Just our way of saying, Thanks
After delivering our first ceramic grill (years ago), we recognized one important thing: we needed to come up with an efficient way to move the grills. We tried numerous moving methods but it did not take long to recognize our chariot mover was/is the quickest and easiest way to move a kamado grill.
For the last couple years, we've offered the chariot to our in-store customers who did self installs. When they returned the chariot, we generally asked, how'd it go. The consistent response we heard was....the chariot made the job so easy.
The Chariot package includes 3 of the 4 key pieces to building your own chariot:
You'll need to add the fourth key piece: two 2" x 4" wood arms. It's a quick trip to your local lumberyard for two 2"x 4"x 8' wood studs. We don't include the arms because shipping them cost more than buying them.
Tools need to build the chariot:
We include these tools in the Chariot kit:
You need to supply these tools:
We include a video link to a build tutorial with each kit purchase. The cool thing is once you have the Chariot, you'll be set for any future moves. Don't be surprised if friends or family want to borrow it!
NOTE: Due to the special nature of the chariot kit, it is non-returnable.
Are you installing a Kamado Joe into an outdoor kitchen? Here is how we do it.
With young friends or family members, you really don't need this for most situations. They can just lift from the hinge and the ash opening. However, I got a Big Joe III, and I didn't want to risk anyone getting injured, so this was a modest investment. I think plant lifters or just young muscle would do the trick, though. Nevertheless, I don't regret getting this. The assembly was pretty simple and the videos are thorough. Now the only issue I have is finding a place to store this, since I probably won't need it again for many years. Bottom line--it's a great product. It did the job for me.
Purchased the ceramic grill mover for the Komado Big Joe III 24 inch grill. Assembled the tool and had Lowes cut a 2X4X10 in half ($5.79). Once assembled the device worked exactly as the video showed. It took 3 of us to lift the large Komado into its carriage. There was no damage to the grill.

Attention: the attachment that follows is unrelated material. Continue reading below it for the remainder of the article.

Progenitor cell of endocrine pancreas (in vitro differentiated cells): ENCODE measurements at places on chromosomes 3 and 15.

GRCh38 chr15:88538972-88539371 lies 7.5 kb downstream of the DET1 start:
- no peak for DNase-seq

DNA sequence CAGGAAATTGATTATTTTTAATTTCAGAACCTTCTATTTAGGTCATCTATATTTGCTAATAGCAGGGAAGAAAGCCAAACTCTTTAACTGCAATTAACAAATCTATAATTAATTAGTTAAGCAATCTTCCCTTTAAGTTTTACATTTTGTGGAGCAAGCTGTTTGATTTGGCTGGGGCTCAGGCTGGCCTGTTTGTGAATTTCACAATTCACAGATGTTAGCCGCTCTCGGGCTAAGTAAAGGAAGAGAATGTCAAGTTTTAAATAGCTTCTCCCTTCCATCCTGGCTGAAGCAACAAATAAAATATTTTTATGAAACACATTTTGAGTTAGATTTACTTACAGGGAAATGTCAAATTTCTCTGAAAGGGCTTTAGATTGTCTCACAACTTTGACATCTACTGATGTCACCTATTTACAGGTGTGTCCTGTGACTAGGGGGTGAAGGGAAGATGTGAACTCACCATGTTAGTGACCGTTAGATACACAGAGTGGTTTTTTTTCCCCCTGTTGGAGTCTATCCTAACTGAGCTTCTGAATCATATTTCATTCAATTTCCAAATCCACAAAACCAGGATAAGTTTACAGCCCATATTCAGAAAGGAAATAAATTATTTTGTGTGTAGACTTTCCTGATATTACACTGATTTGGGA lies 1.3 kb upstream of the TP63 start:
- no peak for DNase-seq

I would suggest that you offer an option to pre-drill the holes and send the 2x4's to a customer. Also, maybe design a template one can lay over the each 2x4 and which would allow an inexperienced carpenter to have confidence the holes are drilled in the right location and assembled correctly.
Would recommend this device to anyone who needs to move a ceramic grill and it can be stored easily for future use. 5 out of 5 stars.
The Chariot is absolutely answer for lifting the Kamado Big Joe and worked perfectly for me. Only one problem I encountered was in the directions. It refers you to a “How to assemble” you tube video that tells you it is no longer available on you tube! So I then rewatched the sales video and paused the video so I could see where to drill mounting screws while he was handling the unassembled parts of the Chariot. Maybe need to look into this issue?
Recently got a Big Joe Gen 3 and its a BEAST! I knew that 4 strong bodies and grit were NOT going to be enough. Searched around and looked at the strap solutions and just didn't feel comfortable with them. THEN i found the Chariot! Assembled it per the instructions and even added some Gorilla wood glue for extra strength. Did the job perfectly. Grill moved from the garage, across a large back yard, up some porch stairs and to the KJ stand. It only took two guys to do it with the Chariot! Shipping was fast too! Well worth the money they charge for this thing.
As you’re probably aware, the Big Joe 3 is BIG! At approximately 238 lbs empty, moving it any distance is something you definitely want to plan. I had to move mine from the garage down a hill and around to my back patio, about 250-300 ft. After reviewing the Chariot, I decided to give it a try. I did modify it slightly by applying wood glue to the wood braces and the 2x4 wood arms before screwing them together. I also did not cut the wood arms down to 60” but instead left them their full 8’ for better access during lifting and carry. I let them dry 48 hours and they seemed as well bonded as one could expect. Then, with four people, one per arm, we careful lifted the kettle about 6 inches clear of the ground and slowly walked it around to the back patio. No question the wood braces were straining but they held fine. Then, we briefly stopped and reposition to allow lifting of the Big Joe 3 high enough to clear the four retaining arms on the wheeled stand. This required lifting the Big Joe 3 approximately three feet which, while doable, did required teamwork. Once the Big Joe 3 was centered in its stand, we removed the Chariot arms and inspected the body for damage. Everything was fine, not even an abrasion mark on the body. I was very pleased and relieved when the job was done as prior to finding the Chariot, I wasn’t sure at all as to how I would accomplish the move. Complicating things were the limited (2) lift points on the Big Joe 3 as well as it’s 238 lbs heft. A bit much for two guys - especially given the fragility of its ceramic construction. (My local Kamado Joe dealership here in Atlanta offered no ideas, suggestions, or knew of any 3rd party who could help. In other words, a “not my problem” post sale attitude.) Thanks CGS for making this possible!